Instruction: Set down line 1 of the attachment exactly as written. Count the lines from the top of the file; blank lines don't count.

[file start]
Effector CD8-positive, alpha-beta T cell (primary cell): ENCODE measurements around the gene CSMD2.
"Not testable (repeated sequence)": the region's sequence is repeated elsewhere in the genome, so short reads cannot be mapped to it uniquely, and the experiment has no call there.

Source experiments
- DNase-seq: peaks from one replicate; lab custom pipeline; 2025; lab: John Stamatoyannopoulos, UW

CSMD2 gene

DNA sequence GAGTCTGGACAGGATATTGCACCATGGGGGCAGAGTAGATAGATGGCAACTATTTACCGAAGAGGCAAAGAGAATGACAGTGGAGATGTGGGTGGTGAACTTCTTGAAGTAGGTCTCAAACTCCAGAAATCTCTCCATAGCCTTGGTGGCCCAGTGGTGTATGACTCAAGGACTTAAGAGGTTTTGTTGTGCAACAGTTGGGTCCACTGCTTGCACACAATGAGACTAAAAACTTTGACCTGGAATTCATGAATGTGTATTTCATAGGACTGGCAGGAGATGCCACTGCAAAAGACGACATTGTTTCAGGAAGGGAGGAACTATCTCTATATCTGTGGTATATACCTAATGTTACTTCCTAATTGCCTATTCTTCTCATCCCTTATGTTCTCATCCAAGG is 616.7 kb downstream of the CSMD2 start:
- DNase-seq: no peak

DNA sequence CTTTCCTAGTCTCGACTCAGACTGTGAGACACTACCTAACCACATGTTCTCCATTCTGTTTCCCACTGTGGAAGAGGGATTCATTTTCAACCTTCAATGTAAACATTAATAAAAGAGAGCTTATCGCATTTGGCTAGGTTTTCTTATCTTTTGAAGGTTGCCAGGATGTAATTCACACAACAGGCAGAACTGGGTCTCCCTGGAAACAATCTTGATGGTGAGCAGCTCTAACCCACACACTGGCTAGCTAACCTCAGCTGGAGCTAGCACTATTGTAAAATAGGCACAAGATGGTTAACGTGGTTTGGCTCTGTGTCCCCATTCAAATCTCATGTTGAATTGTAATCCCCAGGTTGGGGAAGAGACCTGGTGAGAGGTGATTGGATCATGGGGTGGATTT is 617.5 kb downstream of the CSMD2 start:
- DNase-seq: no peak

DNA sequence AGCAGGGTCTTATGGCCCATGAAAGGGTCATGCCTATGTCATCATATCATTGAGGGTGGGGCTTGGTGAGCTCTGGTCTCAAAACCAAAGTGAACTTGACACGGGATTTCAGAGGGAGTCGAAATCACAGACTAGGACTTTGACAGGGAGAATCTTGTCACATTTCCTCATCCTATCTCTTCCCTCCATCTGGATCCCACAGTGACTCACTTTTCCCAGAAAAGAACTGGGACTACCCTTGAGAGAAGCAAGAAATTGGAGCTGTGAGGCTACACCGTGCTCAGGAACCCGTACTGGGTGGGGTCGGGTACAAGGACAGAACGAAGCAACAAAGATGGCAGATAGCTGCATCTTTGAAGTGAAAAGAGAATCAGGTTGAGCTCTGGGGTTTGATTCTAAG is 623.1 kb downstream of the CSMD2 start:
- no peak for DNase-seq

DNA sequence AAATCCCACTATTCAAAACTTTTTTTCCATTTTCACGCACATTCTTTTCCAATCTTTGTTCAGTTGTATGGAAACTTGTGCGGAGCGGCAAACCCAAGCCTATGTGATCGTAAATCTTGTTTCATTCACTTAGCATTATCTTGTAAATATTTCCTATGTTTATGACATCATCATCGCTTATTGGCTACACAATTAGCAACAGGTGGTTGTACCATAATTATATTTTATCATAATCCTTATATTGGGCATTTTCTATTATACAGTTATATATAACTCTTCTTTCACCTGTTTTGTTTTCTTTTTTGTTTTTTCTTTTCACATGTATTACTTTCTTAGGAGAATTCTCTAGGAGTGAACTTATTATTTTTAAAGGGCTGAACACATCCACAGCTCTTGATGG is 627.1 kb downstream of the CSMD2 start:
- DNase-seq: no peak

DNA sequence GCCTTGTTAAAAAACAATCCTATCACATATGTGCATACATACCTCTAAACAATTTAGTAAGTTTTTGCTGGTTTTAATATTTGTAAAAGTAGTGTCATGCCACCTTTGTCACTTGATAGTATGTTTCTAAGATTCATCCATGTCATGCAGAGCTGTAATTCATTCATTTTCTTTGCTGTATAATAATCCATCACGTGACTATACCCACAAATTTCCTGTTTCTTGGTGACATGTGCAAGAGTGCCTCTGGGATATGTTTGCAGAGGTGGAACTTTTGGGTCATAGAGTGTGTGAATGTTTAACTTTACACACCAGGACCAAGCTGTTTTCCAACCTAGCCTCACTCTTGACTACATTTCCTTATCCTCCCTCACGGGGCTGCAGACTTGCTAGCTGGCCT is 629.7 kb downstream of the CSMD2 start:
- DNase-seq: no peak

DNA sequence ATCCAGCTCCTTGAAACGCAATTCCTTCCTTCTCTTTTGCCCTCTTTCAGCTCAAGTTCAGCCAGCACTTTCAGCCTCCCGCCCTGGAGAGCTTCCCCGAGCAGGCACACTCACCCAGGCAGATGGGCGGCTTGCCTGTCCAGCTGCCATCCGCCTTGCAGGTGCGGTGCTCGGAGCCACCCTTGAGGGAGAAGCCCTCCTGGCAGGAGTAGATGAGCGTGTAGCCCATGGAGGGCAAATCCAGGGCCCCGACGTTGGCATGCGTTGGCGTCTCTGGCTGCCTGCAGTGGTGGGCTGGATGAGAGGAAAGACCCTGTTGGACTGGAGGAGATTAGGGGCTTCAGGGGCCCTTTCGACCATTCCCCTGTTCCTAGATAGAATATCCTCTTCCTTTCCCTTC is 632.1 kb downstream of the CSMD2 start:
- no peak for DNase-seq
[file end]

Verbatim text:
Effector CD8-positive, alpha-beta T cell (primary cell): ENCODE measurements around the gene CSMD2.